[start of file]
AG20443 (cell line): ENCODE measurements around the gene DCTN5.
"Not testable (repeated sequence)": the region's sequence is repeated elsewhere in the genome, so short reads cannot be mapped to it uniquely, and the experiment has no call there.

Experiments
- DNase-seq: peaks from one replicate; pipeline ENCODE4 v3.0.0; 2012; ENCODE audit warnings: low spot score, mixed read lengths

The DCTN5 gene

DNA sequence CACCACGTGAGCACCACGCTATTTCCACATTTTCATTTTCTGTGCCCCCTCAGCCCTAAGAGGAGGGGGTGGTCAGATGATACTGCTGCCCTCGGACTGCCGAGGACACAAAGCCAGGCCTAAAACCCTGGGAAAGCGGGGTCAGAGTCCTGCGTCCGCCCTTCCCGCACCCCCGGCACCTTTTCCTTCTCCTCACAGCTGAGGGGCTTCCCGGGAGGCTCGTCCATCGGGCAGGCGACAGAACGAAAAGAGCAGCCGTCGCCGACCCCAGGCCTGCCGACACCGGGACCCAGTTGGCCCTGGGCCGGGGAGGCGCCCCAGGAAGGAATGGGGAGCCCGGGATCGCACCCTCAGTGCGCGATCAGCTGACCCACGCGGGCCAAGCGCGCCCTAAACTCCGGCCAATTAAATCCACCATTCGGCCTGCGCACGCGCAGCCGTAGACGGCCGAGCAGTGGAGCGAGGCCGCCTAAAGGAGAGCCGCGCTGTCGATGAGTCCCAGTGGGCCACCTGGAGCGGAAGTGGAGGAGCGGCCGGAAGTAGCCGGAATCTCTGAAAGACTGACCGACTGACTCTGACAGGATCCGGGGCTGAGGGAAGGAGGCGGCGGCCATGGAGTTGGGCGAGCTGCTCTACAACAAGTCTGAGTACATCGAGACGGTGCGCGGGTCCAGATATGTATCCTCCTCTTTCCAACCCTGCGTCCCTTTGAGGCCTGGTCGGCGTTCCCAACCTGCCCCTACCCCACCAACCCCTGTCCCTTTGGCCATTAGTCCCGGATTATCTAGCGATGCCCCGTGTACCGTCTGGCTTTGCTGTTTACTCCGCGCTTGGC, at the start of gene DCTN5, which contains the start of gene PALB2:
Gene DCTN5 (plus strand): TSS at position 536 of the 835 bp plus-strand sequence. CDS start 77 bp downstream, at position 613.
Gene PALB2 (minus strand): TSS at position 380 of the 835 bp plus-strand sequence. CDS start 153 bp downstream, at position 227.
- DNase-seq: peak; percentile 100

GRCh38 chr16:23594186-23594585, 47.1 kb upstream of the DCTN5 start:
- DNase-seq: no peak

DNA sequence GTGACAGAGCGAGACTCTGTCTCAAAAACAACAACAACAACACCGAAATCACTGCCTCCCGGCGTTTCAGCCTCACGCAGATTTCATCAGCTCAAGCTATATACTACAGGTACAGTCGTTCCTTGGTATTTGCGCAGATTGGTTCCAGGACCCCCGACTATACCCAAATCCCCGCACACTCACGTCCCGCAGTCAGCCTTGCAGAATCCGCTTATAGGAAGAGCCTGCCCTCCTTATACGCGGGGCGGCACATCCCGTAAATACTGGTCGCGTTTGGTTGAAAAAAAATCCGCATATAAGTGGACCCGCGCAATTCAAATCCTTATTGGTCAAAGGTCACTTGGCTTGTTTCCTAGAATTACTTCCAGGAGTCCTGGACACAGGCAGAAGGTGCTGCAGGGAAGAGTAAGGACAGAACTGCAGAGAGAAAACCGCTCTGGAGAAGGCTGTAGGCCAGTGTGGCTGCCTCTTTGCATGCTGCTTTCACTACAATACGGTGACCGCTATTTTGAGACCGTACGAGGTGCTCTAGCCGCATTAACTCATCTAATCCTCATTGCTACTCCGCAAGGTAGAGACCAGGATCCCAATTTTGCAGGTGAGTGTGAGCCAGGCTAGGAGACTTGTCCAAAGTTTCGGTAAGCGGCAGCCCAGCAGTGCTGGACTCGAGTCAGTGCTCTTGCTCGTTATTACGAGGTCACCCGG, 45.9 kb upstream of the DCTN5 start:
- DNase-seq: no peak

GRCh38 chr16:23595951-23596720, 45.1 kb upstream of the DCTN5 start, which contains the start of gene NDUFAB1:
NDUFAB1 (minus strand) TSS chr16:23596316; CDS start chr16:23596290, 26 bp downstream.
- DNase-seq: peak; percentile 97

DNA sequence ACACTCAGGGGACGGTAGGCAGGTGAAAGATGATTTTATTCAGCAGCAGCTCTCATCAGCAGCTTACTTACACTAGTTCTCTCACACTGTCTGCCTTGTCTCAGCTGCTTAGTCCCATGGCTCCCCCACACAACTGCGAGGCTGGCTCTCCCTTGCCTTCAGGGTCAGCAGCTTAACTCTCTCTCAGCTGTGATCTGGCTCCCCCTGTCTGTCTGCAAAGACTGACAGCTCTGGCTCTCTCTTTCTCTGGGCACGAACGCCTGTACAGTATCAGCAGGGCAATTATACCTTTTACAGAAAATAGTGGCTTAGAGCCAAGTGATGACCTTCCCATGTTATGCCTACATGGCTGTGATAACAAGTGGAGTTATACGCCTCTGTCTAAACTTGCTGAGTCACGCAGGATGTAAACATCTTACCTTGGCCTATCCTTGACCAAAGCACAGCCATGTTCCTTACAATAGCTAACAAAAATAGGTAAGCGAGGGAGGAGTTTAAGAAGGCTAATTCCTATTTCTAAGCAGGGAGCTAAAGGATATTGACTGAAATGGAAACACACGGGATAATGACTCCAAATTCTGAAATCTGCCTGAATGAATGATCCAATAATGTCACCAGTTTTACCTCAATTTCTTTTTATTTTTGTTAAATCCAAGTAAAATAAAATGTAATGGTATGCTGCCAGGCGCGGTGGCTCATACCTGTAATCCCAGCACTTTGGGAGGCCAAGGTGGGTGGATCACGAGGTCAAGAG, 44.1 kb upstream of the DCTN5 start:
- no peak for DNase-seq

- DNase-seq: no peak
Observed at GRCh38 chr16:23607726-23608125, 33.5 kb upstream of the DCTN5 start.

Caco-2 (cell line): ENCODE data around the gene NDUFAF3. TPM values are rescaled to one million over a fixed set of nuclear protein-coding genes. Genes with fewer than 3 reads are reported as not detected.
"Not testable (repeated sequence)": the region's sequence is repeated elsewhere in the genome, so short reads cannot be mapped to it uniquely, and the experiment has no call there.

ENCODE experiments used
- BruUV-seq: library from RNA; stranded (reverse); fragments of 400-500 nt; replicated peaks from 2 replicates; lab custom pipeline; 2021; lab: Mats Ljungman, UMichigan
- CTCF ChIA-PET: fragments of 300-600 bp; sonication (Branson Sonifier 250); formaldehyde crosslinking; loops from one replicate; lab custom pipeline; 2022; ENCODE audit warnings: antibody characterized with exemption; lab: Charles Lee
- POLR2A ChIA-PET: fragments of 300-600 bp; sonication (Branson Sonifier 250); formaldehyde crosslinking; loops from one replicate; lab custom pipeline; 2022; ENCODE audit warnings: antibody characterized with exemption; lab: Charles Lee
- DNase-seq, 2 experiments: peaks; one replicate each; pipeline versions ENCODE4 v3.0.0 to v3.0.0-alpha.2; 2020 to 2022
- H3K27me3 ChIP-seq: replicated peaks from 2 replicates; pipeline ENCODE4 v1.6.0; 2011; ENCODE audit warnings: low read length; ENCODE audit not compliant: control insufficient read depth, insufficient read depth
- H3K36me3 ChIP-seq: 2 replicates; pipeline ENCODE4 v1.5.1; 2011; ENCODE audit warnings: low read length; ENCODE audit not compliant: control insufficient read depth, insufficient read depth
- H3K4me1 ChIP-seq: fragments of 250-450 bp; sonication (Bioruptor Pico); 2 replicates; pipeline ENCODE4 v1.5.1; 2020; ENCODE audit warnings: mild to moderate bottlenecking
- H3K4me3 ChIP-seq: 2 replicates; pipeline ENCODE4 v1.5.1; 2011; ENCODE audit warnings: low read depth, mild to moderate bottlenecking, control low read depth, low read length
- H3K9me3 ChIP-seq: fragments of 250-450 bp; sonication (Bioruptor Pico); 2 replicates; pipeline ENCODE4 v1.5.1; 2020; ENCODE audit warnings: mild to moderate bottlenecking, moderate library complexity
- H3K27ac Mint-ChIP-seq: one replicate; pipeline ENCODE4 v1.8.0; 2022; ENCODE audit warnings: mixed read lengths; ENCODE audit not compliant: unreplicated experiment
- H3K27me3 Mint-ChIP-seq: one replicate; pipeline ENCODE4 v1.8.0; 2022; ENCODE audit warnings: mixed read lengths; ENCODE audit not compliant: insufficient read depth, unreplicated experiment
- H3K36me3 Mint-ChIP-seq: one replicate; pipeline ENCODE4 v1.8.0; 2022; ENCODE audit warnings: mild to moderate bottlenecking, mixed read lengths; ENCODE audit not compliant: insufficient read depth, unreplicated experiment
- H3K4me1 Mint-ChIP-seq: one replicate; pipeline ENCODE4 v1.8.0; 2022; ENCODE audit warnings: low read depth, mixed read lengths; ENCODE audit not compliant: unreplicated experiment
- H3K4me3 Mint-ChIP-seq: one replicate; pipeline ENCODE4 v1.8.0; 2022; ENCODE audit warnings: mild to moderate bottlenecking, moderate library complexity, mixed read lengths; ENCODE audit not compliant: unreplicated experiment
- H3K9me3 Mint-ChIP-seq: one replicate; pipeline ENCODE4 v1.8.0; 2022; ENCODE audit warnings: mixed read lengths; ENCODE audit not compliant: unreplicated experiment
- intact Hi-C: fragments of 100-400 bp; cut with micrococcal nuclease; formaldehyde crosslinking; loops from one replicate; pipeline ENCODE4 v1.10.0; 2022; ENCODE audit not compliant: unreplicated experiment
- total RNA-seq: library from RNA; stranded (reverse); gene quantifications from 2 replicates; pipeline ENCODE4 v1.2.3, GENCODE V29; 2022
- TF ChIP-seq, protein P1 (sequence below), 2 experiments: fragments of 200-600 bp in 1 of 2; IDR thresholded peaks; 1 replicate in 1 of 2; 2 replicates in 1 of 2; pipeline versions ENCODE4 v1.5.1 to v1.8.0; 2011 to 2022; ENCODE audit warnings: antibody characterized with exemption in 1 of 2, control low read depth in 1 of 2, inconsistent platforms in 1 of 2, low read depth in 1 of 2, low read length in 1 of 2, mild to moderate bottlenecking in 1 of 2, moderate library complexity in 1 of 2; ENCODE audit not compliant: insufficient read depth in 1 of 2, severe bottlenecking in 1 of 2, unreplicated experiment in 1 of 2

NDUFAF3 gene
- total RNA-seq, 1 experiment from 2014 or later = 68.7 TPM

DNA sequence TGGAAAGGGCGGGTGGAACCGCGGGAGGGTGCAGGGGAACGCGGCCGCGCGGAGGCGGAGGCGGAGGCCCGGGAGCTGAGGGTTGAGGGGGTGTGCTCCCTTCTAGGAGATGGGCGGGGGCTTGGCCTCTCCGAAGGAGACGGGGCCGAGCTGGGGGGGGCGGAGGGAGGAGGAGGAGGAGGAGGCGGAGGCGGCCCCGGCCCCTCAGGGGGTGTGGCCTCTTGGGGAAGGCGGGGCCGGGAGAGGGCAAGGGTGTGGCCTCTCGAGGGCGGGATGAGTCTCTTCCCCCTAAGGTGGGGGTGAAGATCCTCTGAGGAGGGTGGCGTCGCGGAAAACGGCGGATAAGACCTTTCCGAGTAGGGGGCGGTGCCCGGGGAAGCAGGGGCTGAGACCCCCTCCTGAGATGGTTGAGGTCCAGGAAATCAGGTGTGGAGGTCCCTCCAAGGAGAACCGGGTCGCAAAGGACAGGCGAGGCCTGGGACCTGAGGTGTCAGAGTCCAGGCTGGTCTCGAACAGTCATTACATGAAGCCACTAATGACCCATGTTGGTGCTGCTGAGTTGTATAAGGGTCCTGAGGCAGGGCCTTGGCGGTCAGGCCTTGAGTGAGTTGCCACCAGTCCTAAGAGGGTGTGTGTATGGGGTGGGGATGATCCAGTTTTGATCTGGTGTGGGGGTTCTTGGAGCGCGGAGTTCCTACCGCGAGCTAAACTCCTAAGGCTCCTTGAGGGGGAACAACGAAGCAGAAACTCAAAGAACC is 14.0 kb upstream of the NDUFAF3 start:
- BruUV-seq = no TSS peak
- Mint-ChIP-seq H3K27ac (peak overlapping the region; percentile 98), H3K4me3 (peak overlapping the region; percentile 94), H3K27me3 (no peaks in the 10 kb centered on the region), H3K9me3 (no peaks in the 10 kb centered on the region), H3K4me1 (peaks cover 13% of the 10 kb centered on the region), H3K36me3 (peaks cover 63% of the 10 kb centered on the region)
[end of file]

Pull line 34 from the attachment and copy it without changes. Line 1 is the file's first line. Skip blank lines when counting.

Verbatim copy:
- H3K27me3 Mint-ChIP-seq: one replicate; pipeline ENCODE4 v1.8.0; 2022; ENCODE audit warnings: mixed read lengths; ENCODE audit not compliant: insufficient read depth, unreplicated experiment